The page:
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Direct Shear

Test Method

ASTM Designation: D 3080, “Standard Test Method for Direct Shear Test of Soils Under Consolidated Drained Conditions”

Summary of Test Method

This test method covers the determination of the consolidated drained shear strength of a soil material in direct shear. The test is performed by deforming a specimen at a controlled strain rate on or near a single shear plane determined by the configuration of the apparatus. Generally, three or more specimens are tested, each under a different normal load, to determine the effects upon shear resistance and displacement, and strength properties such as Mohr strength envelopes. This test method consists of placing the test specimen in the direct shear device, applying a predetermined normal stress, providing for wetting and/or draining of the test specimen, consolidating the specimen under the normal stress, unlocking the frames that hold the test specimen, and displacing one frame horizontally with respect to the other at a constant rate of shearing deformation and measuring the shearing force and horizontal displacements as the specimen is sheared.

The direct shear test is suited to the relatively rapid determination of consolidated drained strength properties because the drainage paths through the test specimen are short, thereby allowing excess pore pressure to be dissipated more rapidly than with other drained stress tests. The test can be made on all soil materials and undisturbed, remolded or compacted materials. There is however, a limitation on maximum particle size.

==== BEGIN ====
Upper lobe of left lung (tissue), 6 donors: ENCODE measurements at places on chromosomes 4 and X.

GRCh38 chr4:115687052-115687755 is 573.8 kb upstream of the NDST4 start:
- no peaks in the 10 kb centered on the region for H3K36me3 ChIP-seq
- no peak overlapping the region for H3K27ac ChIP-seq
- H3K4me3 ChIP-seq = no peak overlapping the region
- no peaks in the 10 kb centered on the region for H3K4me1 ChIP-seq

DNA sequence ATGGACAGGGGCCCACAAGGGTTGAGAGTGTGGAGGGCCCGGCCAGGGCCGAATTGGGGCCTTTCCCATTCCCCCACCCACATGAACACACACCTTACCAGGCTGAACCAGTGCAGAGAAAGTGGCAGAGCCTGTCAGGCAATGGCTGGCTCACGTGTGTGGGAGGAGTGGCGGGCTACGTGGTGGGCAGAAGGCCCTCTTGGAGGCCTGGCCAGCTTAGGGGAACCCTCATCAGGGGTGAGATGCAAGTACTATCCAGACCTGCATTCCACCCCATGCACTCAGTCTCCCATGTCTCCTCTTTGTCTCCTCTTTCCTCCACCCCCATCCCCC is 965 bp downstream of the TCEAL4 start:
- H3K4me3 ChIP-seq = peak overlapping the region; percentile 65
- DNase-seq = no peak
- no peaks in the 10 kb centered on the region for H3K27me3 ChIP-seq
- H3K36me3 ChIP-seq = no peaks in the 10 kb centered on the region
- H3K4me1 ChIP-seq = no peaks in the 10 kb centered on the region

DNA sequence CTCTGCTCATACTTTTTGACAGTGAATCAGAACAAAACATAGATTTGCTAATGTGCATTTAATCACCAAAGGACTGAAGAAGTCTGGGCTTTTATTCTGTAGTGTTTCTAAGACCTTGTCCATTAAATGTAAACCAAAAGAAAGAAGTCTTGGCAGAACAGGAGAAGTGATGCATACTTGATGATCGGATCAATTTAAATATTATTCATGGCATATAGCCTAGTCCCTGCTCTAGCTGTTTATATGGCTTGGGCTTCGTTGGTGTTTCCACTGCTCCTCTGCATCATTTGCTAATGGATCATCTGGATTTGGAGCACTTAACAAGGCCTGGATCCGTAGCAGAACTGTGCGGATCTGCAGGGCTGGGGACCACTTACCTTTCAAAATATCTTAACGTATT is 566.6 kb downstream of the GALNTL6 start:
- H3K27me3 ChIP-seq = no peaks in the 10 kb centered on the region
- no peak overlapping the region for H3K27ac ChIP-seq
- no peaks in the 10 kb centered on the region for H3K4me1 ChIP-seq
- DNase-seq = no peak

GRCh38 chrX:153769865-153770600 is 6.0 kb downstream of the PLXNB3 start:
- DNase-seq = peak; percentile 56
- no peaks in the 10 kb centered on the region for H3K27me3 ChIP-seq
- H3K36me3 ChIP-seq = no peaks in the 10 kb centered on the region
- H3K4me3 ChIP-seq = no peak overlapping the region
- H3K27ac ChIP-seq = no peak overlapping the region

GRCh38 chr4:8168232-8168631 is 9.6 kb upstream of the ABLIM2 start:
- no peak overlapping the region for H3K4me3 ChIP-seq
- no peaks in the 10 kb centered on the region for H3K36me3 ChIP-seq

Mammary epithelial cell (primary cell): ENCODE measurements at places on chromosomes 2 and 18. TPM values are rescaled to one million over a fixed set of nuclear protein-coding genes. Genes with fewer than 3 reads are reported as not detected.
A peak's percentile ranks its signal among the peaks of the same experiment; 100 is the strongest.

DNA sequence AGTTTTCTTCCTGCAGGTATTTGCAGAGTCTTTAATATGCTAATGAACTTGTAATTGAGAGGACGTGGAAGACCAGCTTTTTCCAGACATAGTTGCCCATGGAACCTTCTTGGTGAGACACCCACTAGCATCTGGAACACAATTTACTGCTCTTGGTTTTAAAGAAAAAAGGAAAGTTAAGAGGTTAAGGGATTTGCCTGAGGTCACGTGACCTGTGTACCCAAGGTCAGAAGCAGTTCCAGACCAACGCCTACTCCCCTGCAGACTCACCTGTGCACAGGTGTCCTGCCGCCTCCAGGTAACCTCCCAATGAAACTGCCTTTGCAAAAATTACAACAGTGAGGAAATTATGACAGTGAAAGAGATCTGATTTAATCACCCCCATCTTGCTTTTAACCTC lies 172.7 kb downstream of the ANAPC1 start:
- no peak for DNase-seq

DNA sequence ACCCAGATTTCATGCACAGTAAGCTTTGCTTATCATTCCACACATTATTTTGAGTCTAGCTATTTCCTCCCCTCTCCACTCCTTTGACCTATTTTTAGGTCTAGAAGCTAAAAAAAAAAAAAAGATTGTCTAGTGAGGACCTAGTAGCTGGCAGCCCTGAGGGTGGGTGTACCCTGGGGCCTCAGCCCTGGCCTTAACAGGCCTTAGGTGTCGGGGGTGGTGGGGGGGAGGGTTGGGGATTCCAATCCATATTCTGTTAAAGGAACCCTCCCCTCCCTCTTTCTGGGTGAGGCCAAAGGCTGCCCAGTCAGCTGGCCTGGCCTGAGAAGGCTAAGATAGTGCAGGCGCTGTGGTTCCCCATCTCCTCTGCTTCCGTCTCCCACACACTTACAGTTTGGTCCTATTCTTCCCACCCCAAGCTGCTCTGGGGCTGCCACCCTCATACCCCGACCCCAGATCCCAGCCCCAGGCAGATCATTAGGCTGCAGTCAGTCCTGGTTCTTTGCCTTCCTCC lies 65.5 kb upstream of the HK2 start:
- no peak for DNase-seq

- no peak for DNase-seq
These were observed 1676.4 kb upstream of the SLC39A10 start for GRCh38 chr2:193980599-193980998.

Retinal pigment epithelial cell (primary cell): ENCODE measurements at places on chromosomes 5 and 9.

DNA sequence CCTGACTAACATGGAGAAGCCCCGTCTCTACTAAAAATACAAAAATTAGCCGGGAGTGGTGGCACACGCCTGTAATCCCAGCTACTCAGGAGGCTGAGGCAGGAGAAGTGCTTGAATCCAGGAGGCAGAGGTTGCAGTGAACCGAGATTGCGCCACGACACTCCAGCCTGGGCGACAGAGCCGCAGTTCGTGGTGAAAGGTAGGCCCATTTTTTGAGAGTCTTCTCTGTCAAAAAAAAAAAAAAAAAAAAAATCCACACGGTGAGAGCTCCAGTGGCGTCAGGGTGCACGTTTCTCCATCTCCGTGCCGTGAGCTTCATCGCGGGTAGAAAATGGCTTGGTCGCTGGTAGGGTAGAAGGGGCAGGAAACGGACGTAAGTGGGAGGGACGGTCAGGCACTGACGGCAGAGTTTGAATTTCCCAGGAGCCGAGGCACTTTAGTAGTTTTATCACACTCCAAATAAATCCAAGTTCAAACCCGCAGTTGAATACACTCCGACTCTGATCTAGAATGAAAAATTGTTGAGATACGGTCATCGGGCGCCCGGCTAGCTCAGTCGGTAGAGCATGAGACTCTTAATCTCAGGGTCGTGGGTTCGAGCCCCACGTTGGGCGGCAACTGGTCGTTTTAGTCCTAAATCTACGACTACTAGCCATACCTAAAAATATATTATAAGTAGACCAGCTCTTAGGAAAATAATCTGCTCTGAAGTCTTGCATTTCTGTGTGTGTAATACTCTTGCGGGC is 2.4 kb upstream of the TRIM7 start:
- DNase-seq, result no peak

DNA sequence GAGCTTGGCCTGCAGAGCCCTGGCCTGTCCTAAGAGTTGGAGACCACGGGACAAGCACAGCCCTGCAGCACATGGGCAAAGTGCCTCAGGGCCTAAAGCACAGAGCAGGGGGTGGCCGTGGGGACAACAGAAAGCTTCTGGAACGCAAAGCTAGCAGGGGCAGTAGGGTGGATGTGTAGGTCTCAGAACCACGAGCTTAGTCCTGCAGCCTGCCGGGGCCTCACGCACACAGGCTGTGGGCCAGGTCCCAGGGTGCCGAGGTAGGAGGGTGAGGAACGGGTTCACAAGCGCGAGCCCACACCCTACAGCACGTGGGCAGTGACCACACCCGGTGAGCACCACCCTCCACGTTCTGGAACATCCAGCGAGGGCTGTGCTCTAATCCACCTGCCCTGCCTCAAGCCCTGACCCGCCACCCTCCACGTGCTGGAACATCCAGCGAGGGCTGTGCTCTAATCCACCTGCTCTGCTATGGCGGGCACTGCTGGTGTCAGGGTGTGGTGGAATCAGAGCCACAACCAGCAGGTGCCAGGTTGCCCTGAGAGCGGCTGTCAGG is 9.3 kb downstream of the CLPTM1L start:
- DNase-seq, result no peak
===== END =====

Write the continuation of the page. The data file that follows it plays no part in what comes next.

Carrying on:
The test results are applicable to assessing strength in a field situation where complete consolidation has occurred under the existing normal stresses. Failure is reached slowly under drained conditions so that excess pore pressures are dissipated. The results from several tests may be used to express the relationship between consolidation stress and drained shear strength.

Minimum Sample Size

Undisturbed Sample: 1 Tube (1 lb)
Remolded Sample: 2 Canvas Bags (80 lb)

Last Updated September 29, 2005

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